Combined book review #9

For the longest time I meant to do a round up of the books I read in 2015. So this combined book review will do just that. At the end of 2015 I entered a tad of a reading slump. I read these 5 books in the course of three months: not that many. But that’s because 2 out of three were a bit meh, 1 couldn’t keep my interest while it was a fun read and only two books really ‘did it’ for me. And yes, I say 5 books: when I took these pictures I didn’t have book no. 5 on hand for picture taking as I had lend it to my mom.

Which of these books have you read?

Robert Galbraith – Career of Evil

The third novel in the Cormoran Strike series starts off hot and juicy straight away. Within the first 2 chapters of the book, Robin, Cormoran’s secretary is sent a leg. And Cormoran knows straightaway there are only a few men who hold a grudge against him to be wanting to do such a thing. Next thing you know, you’re caught in a web of memories and a marvellous whodunnit? tale, as you also get a few chapters here and there from the killer’s perspective giving you clues, but also putting you on the wrong track more than once.

I really really liked this book. I read both other books in the series and I pretty much had the day this would be published marked on my calendar. It helps to know that Robert Galbraith is a pseudonym for no other than JK Rowling, who shows she can tell a story through this book which is a far cry from Harry Potter. Yet, I felt this wasn’t as good as the previous one, The Silkworm. The story was a little bit more straight forward and since it focuses more on the back story of the two main characters, it sometimes felt a little bit tedious, but it does build a nice arch towards book no. 4.

Ben Aaronovitch – Broken Homes

Another book series! I read book no. 4 in the Peter Grant series by Sci-Fi author Ben Aaronovitch. This time Peter and the Folly find themselves facing off again with their nemesis: The Faceless Man. But why are these random people killing themselves or seem to be killed under suspicious circumstances? And why did the architect who build a hideous concrete block op apartments in Elephant and Castle have a telescope aimed at the building and gazed through it right up to his death? With each mysterious death Peter, Leslie & Nightingale come closer to the truth.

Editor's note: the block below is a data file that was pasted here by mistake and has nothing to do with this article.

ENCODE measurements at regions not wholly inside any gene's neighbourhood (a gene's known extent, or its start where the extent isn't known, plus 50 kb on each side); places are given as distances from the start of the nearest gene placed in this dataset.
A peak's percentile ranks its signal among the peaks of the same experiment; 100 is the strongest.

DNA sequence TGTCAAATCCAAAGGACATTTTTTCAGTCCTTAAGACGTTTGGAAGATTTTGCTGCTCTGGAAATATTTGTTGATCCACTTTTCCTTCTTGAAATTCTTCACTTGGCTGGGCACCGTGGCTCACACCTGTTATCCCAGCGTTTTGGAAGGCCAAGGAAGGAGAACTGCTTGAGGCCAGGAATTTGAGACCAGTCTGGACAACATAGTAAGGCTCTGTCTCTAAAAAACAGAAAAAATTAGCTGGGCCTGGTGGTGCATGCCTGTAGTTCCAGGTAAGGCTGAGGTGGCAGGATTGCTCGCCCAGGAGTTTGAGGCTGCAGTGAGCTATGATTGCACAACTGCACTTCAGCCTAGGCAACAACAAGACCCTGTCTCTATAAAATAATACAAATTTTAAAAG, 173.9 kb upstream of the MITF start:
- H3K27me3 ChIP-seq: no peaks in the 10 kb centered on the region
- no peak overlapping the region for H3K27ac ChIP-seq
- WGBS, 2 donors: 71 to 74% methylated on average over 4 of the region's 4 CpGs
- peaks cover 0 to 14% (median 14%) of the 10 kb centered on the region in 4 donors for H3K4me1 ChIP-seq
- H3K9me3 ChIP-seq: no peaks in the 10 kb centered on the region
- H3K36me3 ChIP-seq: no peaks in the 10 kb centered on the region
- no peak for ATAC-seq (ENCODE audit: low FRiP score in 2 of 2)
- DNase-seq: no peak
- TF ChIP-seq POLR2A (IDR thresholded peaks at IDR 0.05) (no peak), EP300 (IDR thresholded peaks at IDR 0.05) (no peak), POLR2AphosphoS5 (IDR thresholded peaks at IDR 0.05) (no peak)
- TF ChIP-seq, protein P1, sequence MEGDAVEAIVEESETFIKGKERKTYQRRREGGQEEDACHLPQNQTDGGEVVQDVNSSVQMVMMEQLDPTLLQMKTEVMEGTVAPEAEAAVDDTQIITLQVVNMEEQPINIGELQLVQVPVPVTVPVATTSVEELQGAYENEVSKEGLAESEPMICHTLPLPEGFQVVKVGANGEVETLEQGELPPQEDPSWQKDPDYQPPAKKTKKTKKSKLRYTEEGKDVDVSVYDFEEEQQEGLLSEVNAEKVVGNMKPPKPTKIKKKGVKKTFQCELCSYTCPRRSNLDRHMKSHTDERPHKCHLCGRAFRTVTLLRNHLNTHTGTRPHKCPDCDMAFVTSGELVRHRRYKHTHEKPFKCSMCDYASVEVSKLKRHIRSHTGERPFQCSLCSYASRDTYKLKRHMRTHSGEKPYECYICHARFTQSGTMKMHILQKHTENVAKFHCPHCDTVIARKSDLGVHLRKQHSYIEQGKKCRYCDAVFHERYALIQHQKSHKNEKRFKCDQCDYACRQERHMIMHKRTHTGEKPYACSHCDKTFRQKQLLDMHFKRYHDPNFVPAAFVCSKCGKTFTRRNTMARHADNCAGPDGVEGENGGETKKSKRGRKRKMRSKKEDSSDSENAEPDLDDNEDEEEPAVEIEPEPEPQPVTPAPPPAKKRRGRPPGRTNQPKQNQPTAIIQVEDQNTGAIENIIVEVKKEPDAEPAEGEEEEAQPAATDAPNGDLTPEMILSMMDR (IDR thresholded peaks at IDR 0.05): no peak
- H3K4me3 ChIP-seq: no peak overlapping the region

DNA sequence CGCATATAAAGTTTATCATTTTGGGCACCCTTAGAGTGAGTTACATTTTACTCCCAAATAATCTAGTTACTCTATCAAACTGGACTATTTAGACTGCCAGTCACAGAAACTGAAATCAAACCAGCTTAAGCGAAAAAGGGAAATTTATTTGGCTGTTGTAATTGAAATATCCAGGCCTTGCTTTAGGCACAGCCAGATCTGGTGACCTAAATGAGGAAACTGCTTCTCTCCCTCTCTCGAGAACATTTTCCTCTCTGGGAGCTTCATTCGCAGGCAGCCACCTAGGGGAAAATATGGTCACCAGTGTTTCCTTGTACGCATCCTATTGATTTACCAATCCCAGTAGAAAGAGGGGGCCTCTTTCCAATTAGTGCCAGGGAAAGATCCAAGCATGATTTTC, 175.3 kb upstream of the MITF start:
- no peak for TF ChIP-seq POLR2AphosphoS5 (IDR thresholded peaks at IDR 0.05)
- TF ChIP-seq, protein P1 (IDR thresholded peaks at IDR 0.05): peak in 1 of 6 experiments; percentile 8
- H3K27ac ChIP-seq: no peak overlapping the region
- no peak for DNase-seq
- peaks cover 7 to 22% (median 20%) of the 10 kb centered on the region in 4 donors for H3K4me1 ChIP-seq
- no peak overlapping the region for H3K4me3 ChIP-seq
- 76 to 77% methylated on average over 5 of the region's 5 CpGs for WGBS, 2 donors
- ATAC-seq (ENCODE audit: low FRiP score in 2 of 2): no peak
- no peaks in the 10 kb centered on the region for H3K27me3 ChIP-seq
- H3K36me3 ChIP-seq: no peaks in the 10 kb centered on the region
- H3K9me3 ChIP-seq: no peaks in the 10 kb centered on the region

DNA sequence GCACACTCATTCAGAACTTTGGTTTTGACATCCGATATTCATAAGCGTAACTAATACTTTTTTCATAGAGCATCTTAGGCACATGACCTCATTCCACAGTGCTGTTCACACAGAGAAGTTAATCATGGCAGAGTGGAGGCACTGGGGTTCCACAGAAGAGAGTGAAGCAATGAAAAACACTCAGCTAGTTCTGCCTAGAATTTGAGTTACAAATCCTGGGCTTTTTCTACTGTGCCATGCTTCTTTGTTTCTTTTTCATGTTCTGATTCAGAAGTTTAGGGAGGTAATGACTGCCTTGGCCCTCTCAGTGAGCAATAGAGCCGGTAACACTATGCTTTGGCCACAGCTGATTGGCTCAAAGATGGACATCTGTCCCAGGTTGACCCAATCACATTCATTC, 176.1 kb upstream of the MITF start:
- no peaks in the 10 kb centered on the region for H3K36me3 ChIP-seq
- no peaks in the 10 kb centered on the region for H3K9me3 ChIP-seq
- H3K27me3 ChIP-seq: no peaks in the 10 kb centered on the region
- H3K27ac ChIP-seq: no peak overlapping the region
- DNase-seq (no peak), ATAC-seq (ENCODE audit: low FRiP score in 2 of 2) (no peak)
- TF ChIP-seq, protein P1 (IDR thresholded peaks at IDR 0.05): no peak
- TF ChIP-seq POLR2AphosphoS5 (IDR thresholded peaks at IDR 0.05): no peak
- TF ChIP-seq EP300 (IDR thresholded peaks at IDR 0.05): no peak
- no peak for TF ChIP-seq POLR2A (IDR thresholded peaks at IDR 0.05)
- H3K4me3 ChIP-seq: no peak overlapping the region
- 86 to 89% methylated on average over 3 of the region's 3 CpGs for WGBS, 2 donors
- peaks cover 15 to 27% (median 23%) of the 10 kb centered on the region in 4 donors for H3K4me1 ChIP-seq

After loving all three books I had read so far, I had high hopes for this one. But alas, this book just didn’t grab me as much as the others. A mixture of modern day London policing with magic, mythology and mystery seems a good mix, but when there are too many characters added to the plot that are difficult to keep apart (was it Richard or Robert who was fried from the inside out? Or was he the guy who dumped a dead body in the woods with their face shot off with a shotgun?), it thickens the plot in a not so nice way. Mostly, I felt this book dragged on a little and all the action was packed into the last 3 pages. Doesn’t mean I am not curious to be reading the next one in the hopes that is better than this one as the other three books, Rivers of London, Whispers Underground and Moon over Soho were all great reads.

Graeme Simsion – The Rosie Project

Meet Don Tillman: a genetics professor with a rigorous schedule, is rigid about rules and how to follow them and a man who has always been the odd one out. He only has two real friends: Gene and Caroline, who are his only model of what ‘proper’ behavior might be. Being as socially awkward as Don, makes it quite hard to find a life partner. Enter The Wife Project, started by Don to find his perfect life partner. Applicants fill out a lengthy questionnaire and no one seems to fit the bill. Until Rosie walks into Don’s office and turns his neat and tidy life upside down.